by Anne-Marie Schultz, Professor of Philosophy and Director of BIC
In the middle of Plato’s grand thought experiment, The Republic, Socrates describes the relationship between the soul and the good to a group of eager listeners. He explains, “Every soul pursues the good and does whatever it does for its sake. It divines that the good is something, but it is perplexed. It cannot adequately grasp what it is or acquire the sort of stable beliefs about the good that it has about other things. As a result, the soul misses the benefit that the good may provide” (Republic 505e). Socrates’ main interlocutor, Glaucon, is excited by this evocation of the good. He urges Socrates on, imploring him not to “desert us now with the end almost in sight” (Republic 506d). He assures Socrates that they will be “satisfied if he discusses the good as he discussed justice, moderation, and the rest of the virtues” (Republic 506d). Socrates replies, “that, my friend, would satisfy me too, but I’m afraid that I won’t be up to it and that I’ll disgrace myself and look ridiculous by trying. So, let’s abandon the quest for what the good itself is for the time being, for even to arrive at my own view about it is too big a topic for the discussion we are now having” (Republic 506d-e).
What is this? Socrates, relentless seeker of truth, stops here, just on the threshold of leading his fellow travelers to the good itself. Does he, the paradigmatic philosopher, simply give up, refusing to go along the rough, steep upward way of thought? Of course not. But perhaps recognizing the limitations of human reason, and certainly acknowledging the conceptual limitations of his interlocutors, Socrates offers an alternative method of inquiry. After presenting Glaucon with the images of the Sun and the Divided Line to consider, Socrates next proffers the Cave, which describes our soul in its lack of education (Republic 514a).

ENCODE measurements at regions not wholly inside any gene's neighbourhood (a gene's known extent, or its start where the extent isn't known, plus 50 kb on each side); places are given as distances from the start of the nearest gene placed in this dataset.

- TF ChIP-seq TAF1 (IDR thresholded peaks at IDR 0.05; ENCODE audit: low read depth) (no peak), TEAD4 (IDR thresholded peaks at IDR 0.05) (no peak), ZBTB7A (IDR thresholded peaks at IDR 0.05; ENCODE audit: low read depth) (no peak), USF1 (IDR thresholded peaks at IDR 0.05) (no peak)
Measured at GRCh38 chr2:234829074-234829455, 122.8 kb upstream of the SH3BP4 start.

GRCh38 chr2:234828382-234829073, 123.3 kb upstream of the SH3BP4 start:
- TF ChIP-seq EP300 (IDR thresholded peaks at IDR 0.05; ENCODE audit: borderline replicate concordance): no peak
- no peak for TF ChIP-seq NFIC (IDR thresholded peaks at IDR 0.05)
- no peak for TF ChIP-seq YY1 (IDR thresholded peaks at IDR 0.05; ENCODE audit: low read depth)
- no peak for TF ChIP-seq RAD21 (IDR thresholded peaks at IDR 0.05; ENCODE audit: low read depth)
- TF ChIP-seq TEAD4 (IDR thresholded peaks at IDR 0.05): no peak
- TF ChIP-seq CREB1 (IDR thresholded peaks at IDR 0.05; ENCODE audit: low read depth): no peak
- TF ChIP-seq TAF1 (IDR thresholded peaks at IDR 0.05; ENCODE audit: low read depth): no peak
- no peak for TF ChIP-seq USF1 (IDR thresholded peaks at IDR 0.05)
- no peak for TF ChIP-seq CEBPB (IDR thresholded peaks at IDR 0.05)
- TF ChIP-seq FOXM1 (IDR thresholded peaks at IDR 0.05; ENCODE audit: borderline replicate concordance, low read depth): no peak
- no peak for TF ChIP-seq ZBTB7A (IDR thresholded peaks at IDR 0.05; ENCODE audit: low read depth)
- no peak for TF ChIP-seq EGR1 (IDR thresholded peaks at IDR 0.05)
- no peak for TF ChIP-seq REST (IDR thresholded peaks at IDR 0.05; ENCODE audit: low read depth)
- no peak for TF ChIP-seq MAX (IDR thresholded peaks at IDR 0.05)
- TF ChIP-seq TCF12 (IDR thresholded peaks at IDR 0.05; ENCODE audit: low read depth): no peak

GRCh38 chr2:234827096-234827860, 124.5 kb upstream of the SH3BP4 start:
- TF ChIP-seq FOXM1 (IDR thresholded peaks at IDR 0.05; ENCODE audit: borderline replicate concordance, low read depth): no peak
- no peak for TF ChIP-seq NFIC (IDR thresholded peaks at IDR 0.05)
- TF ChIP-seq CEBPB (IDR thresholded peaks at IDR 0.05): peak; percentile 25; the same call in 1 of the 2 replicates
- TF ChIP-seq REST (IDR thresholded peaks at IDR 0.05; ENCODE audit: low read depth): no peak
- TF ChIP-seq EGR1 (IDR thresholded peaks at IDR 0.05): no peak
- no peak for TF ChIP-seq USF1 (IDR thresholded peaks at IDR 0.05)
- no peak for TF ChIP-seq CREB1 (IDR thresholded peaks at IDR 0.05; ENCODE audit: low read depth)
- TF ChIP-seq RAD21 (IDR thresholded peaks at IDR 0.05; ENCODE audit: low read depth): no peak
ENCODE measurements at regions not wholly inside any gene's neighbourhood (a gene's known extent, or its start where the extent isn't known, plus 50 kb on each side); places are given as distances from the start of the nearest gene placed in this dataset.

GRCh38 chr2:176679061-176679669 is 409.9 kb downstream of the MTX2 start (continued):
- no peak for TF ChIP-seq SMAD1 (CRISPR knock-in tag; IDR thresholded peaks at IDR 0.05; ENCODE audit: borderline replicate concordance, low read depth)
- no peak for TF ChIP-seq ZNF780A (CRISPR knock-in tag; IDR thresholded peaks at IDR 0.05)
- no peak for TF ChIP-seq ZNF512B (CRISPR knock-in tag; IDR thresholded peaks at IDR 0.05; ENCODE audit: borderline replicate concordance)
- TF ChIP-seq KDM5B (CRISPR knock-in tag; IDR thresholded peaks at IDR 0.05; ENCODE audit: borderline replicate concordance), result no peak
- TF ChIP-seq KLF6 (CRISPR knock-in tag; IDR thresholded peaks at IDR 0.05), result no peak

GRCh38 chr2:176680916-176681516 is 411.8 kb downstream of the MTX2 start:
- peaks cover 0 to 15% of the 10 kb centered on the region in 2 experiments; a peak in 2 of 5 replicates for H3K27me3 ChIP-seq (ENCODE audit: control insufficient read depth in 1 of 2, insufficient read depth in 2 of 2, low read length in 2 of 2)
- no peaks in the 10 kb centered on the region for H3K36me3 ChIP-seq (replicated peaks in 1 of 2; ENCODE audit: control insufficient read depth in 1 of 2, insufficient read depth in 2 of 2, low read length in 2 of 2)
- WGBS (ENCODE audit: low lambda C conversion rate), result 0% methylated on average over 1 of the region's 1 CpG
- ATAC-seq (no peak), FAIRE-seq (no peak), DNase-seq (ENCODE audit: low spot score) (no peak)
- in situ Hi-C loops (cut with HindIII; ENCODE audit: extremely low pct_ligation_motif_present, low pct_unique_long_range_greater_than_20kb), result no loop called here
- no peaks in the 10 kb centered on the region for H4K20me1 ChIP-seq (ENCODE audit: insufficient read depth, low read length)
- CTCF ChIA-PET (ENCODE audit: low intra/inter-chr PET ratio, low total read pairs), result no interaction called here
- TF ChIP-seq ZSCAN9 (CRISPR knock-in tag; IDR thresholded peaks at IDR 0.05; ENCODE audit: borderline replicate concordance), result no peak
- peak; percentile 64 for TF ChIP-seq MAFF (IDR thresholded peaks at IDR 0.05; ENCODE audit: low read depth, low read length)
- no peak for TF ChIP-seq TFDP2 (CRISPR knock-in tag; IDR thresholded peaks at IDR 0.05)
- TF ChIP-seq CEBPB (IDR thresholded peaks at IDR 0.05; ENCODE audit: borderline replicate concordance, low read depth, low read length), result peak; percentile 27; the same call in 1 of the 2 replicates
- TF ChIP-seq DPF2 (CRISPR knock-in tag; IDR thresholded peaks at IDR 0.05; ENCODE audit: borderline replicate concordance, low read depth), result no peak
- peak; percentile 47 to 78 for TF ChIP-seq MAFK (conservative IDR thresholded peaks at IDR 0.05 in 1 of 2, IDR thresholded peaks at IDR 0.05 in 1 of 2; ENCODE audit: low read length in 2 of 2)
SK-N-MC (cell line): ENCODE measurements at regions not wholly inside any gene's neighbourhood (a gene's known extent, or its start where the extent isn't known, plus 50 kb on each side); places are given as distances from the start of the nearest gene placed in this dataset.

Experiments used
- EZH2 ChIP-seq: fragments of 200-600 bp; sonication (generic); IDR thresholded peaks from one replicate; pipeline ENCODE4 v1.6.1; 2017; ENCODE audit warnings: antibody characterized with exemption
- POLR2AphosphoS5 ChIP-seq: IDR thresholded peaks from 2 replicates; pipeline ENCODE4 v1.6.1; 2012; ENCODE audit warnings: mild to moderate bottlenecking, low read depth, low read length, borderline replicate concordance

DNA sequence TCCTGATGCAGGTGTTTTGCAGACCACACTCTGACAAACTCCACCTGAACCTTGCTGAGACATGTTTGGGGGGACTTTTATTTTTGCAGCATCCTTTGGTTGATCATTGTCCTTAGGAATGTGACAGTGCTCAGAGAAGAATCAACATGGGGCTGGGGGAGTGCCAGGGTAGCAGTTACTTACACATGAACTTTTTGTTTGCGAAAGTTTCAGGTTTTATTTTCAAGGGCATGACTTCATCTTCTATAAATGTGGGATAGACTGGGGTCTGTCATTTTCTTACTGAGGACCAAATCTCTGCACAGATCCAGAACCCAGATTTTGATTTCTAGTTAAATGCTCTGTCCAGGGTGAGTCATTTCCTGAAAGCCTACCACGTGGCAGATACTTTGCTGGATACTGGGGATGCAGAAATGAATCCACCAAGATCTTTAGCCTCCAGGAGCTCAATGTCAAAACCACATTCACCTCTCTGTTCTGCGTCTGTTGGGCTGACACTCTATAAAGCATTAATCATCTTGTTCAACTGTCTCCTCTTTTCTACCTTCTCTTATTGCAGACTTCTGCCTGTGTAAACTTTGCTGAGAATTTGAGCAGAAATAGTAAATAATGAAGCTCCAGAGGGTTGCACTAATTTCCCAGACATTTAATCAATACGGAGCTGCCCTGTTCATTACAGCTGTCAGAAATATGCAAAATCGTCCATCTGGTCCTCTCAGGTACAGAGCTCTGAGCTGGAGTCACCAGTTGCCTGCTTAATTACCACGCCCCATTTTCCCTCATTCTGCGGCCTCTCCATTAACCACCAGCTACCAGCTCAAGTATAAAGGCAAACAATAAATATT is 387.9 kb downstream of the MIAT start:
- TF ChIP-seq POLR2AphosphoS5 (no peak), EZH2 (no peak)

Plato’s Allegory of the Cave presents us with one of the most enduring images in the philosophical canon. Like Augustine’s dramatic recollections of the pear-stealing episode and Descartes’ thoughtful ruminations over the ball of wax, Plato’s skillful use of descriptive language concisely evokes themes of startling intellectual complexity along with their nearly universal applicability. Here is a brief summary of the story that Socrates tells about “the soul in its uneducated state” (Republic 514a):
Imagine human beings living in an underground, cave-like dwelling, with an entrance a long way up, which is both open to the light and as wide as the cave itself. They’ve been there since childhood, fixed in the same place, with their necks and legs fettered, able to see only in front of them. Light is provided by a fire burning far above and behind them. Also behind them, but on higher ground, there is a path . . . Imagine that along this path a low wall has been built, like the screen in front of puppeteers above which they show their puppets . . . then also imagine that there are people along the wall, carrying all kinds of artifacts that project above it, statues of people and other animals, made out of stone, wood, and every material. (Republic 514b)
Glaucon’s initial response to this perplexing image no doubt mirrors our own response as contemporary readers: “It’s a strange image you’re describing and strange prisoners” (Republic 515a). But Socrates rightly tells him, “They’re like us” (Republic 515a). Glaucon’s response is quite typical and instructive for the education process. For example, one student of mine recently said, “Well, this is a nice little story that Plato wrote, but, you know, there really isn’t any cave. At least, I know I’m not in one.” This response is telling. Most students find it difficult to believe they are in any sort of cave, lacking access to truth. Able to retrieve whatever information (or misinformation) they need from the Internet, students often have difficulty believing that truth, not to mention “alternate facts,” may not be immediately available to them.